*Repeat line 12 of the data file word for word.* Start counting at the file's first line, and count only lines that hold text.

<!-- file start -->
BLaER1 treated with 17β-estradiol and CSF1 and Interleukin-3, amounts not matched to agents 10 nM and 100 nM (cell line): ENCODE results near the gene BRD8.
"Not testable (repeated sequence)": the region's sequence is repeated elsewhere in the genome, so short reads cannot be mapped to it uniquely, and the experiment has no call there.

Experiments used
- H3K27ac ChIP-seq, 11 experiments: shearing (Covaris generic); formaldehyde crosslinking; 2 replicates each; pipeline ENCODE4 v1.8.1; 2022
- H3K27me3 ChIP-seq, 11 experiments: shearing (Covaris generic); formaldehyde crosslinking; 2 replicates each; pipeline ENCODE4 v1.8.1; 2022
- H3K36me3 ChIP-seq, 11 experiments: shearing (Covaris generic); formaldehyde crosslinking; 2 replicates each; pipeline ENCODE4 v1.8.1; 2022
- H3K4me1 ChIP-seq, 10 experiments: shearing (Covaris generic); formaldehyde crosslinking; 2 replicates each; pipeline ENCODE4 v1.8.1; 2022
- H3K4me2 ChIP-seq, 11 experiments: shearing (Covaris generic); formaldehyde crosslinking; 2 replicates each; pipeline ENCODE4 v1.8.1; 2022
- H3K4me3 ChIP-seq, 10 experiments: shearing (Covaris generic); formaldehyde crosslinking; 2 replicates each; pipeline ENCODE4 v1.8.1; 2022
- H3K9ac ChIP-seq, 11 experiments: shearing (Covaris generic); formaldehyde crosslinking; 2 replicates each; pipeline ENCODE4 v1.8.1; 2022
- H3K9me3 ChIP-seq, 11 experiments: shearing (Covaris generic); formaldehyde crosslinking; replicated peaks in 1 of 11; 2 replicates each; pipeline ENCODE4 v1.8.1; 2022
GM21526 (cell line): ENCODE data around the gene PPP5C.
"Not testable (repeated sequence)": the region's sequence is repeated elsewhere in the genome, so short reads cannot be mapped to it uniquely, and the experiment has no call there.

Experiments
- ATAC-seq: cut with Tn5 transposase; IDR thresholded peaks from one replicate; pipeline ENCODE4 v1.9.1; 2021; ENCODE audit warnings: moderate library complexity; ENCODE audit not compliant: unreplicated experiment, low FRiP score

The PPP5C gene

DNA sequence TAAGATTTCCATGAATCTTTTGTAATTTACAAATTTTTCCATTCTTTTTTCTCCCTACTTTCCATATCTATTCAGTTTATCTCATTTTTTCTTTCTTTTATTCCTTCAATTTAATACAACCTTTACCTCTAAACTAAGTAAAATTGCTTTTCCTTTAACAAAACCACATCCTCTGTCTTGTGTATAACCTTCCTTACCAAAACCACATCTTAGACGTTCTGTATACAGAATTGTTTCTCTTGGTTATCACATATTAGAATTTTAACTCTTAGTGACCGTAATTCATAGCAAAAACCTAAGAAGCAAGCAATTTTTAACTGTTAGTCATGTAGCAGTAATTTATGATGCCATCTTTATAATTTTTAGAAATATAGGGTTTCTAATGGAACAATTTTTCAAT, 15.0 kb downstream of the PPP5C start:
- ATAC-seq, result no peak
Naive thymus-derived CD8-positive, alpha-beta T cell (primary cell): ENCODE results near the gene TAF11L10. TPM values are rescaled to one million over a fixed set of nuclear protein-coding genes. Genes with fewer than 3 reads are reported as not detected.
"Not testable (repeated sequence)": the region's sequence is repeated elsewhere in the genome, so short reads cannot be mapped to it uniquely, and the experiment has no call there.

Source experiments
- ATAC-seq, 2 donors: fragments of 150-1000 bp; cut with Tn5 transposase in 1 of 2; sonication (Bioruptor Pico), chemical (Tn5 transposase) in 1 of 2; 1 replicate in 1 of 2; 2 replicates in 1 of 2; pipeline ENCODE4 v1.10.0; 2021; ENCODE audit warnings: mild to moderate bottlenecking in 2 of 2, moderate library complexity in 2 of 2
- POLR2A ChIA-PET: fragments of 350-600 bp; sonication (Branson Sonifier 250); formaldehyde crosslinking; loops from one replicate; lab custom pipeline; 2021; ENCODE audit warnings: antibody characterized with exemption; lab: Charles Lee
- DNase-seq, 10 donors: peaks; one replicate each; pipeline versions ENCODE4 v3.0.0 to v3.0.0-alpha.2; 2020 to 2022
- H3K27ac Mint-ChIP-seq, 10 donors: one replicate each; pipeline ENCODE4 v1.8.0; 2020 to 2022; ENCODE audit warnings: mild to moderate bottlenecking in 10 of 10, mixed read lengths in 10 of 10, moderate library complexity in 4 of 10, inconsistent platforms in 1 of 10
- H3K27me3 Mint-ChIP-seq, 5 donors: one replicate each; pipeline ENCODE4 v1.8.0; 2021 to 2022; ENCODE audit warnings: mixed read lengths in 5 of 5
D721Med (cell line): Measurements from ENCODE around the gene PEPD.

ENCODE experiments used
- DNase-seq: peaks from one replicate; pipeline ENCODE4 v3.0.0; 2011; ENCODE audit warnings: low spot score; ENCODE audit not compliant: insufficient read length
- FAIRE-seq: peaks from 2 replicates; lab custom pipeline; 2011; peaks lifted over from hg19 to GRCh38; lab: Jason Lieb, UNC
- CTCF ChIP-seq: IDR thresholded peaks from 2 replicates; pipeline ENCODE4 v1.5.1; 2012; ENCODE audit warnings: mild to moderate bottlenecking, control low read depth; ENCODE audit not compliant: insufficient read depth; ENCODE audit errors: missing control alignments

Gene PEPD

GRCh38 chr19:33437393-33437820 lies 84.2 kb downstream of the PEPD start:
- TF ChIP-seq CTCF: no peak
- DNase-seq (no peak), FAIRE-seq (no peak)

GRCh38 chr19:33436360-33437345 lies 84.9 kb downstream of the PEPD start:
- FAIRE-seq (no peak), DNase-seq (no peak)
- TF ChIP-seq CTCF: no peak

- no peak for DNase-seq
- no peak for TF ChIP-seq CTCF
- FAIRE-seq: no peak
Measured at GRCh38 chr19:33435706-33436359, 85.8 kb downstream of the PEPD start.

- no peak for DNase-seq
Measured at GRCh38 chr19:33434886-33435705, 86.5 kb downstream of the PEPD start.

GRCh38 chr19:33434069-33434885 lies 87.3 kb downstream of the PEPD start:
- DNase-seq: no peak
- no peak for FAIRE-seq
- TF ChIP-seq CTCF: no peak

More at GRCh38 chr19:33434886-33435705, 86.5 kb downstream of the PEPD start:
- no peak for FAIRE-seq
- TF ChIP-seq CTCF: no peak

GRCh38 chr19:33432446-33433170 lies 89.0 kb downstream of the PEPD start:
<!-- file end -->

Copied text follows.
GM21526 (cell line): ENCODE data around the gene PPP5C.